Advertisement
YOU ARE HERE: LAT HomeCollections

Third Annual Scariest Story Ever Told Contest: Something Wicked This Way Comes : X SQUARED PLUS 2Y EQUALS HORROR

October 31, 1995|MICHAEL SCHWARTZ

It was the smell that gave Schneider away. That awful vegetable smell. I could accept the other things: the limp, the stare, the ghostly pale complexion, the rotting teeth, the monotone speech. Heck, most of my teachers fit this description. But that smell. . . . Yes, it was definitely the smell that tipped me off that Mr. Schneider, my seventh-grade math teacher, was actually a zombie.

That's right. A zombie. Not zombie-like, as one might describe most teachers, but an actual zombie. I couldn't believe no one else had noticed. But here he was, droning away as we scribbled in our notebooks trying to keep up. Maybe that's why nobody noticed. We were all too busy writing to stop and recognize this abomination teaching mathematics.

I've never been very good at math, so I suppose that my heightened state of boredom in Schneider's class enabled me to put the pieces together. My friends thought I was crazy.

"You're crazy," they said, and proceeded to explain Schneider's zombie characteristics as mere hygiene problems. What was wrong with them? Had Schneider lured them into a math-induced trance that clouded their perceptions?

In desperation, I decided to tell the principal he'd hired a zombie.

"A zombie you say?"

"That's right, a brain-eating, unholy monstrosity . . . in your school."

"Well . . . that's . . . very interesting. Thanks for stopping by. I'm glad we had this chat."

Mr. Phillips gestured toward the door.

"So you're going to fire him, right?"

"I'm afraid we can't."

"What! Why not?"

"We can't discriminate on the basis of race. Plus, he's in the teacher's union."

"But he's a zombie!"

"Nonsense. He has excellent references. Besides, why would a 'brain-eating zombie' want to be teaching math at all? Shouldn't he be out eating brains?"

That's when it hit me. Brain-eating zombie. Math. He was fattening up our brains!

"Don't you see?! He's trying to smarten us up for his dinner! What if he eats a student's brain?!"

"That's OK. I think we're insured for that sort of thing."

My pleadings proved futile. I pondered the situation. Sure there was an upside to letting Schneider eat the smart kids: namely the favorable adjustment in the grading curve. But that advantage paled to the horror of it all. Schneider had to be stopped.

Every card-carrying member of the undead has a weakness: silver bullets, holy water, wooden stakes or, in this case, salt. Yeah, it confused me too, but according to folklore, a pinch of salt on a zombie's tongue will wither him like a slug. The tricky part is getting it there.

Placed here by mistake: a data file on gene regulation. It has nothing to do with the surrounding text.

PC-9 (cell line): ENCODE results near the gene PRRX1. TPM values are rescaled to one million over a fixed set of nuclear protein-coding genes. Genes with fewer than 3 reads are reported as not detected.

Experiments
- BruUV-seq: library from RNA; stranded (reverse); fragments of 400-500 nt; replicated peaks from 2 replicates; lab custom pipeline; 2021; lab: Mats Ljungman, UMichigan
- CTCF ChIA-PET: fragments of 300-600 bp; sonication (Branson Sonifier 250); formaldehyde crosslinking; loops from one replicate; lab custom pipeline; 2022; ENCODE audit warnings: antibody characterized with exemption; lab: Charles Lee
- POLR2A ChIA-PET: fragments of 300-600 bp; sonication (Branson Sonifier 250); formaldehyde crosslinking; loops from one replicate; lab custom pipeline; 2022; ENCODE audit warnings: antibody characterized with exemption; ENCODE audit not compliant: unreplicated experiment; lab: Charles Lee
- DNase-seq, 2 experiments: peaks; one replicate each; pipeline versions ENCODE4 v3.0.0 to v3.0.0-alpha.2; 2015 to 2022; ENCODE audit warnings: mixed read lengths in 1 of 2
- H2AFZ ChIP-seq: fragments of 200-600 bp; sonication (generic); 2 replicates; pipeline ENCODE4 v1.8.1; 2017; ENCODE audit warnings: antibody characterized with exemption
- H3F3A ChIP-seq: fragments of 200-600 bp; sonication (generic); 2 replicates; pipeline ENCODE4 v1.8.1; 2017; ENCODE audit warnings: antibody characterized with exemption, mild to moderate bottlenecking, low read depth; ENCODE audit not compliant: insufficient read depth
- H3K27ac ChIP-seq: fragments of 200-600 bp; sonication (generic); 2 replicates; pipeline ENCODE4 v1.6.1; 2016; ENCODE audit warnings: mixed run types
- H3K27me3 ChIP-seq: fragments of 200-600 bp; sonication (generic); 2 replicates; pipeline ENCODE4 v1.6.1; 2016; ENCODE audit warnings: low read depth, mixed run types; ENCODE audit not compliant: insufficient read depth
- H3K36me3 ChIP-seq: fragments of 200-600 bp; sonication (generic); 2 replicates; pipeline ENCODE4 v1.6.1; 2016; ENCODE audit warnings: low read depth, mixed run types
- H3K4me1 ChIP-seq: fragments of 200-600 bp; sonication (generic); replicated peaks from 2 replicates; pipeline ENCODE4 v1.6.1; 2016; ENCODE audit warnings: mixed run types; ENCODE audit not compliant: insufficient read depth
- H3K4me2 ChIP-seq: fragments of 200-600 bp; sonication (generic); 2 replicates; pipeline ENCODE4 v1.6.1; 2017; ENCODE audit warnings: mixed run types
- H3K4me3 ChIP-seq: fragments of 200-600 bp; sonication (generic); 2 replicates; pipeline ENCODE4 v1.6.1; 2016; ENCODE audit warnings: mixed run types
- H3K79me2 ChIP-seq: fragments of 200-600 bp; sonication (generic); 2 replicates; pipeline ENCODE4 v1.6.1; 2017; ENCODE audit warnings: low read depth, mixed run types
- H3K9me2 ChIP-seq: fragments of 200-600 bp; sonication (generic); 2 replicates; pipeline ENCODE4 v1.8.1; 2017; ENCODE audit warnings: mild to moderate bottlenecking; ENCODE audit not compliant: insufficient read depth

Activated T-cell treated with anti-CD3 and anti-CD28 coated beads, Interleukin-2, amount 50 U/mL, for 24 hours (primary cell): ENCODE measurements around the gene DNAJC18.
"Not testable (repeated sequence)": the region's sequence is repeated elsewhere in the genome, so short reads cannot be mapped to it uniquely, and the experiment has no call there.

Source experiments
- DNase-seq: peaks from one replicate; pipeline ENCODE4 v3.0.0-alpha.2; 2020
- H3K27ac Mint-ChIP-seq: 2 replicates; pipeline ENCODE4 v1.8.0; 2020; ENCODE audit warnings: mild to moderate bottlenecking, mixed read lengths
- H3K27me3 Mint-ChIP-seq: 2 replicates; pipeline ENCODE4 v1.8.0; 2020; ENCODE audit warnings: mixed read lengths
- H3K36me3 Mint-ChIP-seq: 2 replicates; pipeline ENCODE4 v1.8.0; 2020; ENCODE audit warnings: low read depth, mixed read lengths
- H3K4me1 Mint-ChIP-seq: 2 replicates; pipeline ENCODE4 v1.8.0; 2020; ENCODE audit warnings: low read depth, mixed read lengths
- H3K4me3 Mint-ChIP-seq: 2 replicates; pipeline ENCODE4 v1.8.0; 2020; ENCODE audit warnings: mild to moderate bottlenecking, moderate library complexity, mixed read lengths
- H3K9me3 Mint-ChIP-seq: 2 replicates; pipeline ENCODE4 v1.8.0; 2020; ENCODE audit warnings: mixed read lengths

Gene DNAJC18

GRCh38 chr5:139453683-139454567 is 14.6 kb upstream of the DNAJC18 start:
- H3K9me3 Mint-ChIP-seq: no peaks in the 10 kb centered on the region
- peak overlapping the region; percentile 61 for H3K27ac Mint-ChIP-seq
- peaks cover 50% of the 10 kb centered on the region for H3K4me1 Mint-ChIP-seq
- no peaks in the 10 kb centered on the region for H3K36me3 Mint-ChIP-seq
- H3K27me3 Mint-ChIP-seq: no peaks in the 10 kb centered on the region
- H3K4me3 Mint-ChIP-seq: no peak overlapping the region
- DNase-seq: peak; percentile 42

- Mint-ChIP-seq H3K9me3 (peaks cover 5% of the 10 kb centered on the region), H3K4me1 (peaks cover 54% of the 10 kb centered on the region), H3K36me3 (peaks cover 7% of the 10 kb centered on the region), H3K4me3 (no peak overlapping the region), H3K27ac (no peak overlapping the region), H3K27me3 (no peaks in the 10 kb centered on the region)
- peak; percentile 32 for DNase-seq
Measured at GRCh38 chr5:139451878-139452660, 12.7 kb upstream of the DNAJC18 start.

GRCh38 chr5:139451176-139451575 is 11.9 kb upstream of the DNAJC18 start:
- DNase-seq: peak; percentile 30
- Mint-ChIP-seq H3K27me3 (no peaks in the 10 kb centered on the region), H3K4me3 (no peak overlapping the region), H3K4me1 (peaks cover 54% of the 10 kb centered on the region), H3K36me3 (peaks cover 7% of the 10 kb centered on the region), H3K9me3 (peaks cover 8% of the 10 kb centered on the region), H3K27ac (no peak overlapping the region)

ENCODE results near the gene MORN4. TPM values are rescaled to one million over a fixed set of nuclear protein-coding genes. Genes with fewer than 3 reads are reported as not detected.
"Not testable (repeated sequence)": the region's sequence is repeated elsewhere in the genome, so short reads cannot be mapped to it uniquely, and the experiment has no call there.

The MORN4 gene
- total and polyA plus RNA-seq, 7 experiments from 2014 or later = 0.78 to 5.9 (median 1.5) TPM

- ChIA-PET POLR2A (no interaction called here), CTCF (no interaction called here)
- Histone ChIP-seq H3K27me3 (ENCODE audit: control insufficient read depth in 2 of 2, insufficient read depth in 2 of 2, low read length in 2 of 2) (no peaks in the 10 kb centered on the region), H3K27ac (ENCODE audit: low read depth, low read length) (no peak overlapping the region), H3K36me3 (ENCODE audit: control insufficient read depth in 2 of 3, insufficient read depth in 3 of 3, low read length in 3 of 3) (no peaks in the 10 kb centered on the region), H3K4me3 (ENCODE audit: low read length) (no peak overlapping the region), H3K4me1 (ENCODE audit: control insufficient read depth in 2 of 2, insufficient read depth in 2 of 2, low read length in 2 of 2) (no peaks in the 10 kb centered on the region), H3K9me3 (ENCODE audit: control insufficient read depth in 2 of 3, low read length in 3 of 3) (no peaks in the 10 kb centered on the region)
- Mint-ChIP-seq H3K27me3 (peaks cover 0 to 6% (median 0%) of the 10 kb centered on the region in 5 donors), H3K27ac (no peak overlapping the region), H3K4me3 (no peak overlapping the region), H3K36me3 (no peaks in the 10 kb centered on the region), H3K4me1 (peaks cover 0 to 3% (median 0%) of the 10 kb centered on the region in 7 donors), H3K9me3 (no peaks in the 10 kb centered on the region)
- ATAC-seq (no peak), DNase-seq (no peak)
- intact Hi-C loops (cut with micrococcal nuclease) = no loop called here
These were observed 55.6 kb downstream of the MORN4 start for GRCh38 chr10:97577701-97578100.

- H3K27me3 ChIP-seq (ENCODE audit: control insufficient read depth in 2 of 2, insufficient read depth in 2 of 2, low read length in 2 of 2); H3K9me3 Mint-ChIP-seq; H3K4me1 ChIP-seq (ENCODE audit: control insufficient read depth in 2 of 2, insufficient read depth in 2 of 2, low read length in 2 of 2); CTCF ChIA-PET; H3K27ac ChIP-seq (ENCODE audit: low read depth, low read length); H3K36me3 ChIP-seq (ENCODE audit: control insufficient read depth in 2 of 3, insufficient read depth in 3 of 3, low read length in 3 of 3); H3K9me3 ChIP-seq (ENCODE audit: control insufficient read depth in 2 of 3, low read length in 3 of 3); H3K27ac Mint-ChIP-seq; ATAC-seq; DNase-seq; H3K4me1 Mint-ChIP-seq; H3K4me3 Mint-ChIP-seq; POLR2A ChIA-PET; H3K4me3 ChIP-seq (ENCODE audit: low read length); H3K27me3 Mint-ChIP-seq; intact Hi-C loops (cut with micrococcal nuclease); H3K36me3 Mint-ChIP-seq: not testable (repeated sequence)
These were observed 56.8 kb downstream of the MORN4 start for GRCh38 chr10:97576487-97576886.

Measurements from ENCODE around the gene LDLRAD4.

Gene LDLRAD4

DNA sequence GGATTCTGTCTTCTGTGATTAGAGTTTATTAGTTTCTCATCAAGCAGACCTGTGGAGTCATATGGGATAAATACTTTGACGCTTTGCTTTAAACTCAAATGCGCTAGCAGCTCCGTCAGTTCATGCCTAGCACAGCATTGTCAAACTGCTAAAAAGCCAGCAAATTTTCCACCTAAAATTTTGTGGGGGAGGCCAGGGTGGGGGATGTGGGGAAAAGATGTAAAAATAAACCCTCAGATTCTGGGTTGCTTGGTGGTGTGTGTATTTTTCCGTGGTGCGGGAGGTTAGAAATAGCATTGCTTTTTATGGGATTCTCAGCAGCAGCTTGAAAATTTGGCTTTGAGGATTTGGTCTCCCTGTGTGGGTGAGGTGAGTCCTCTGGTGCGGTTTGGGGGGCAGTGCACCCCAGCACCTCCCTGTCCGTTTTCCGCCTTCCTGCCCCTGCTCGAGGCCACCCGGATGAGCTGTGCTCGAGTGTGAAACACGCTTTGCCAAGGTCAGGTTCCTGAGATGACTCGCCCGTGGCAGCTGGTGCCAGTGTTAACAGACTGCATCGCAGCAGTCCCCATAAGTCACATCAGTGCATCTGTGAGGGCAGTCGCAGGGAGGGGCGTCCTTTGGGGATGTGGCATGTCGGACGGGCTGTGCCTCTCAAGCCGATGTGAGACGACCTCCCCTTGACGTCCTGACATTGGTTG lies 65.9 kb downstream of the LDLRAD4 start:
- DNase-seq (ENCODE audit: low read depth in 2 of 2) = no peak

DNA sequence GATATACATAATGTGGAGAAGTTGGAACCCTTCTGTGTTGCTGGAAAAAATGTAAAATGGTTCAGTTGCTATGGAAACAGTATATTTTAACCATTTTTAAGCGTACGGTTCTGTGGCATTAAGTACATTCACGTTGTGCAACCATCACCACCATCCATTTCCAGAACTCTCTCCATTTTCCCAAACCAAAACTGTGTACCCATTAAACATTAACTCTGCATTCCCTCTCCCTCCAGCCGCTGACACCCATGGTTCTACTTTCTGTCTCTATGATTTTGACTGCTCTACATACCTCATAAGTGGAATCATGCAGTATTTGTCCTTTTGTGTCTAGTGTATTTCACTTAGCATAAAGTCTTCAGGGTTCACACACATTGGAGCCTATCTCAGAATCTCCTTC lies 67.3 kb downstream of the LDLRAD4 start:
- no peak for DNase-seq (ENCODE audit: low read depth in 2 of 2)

The next day I went to math class, per usual. Class ended and everyone filed out. Everyone but me, that is. I went to the front. Schneider was erasing the board.

"Mr. Schneider?"

"Class over," he grunted. "You go. No late slip."

"Mr. Schneider. I had a question about these derivatives. . . ."

That caught his attention. He snapped around to face me. His nose almost flew off.

"Derivatives! You speak of Calculus. How is this?"

I had never been this close to him before and the sight and smell of him were almost overwhelming. I looked straight into his dead eye and answered.

"Mr. Schneider, I have to confess: I'm not as dim as you think. The reason I do so poorly is because I'm so bored! You teach far too slowly for my advanced intellect. Einstein suffered the same problem in school."

Schneider licked his decayed lips. "Mmmmm . . . Einstein."

"Anyway, I was hoping you could help me with these problems."

I looked down at my paper, leaving my allegedly oversized brain vulnerable to attack. He took the bait.

Schneider grabbed my head with his cold hands and took a big bite out of my skull. Or tried to. He had just gotten his mouth on my head when he suddenly let go and collapsed to the floor.

"Salt!" he shrieked. "I . . . I . . . I thought it was dandruff!"

Schneider crumbled away to dust, leaving only a pile of smoldering ash.

Nobody asked too many questions. Teachers disappear all the time. We have a new math teacher now. Mr. McNamara. In many ways he's a lot like Schneider, except he's not a zombie, though sometimes it's hard to tell.

* Schwartz, 26, is project manager at Sony Pictures' High Definition Center. He lives in Reseda.

Advertisement
Los Angeles Times Articles
|
|
|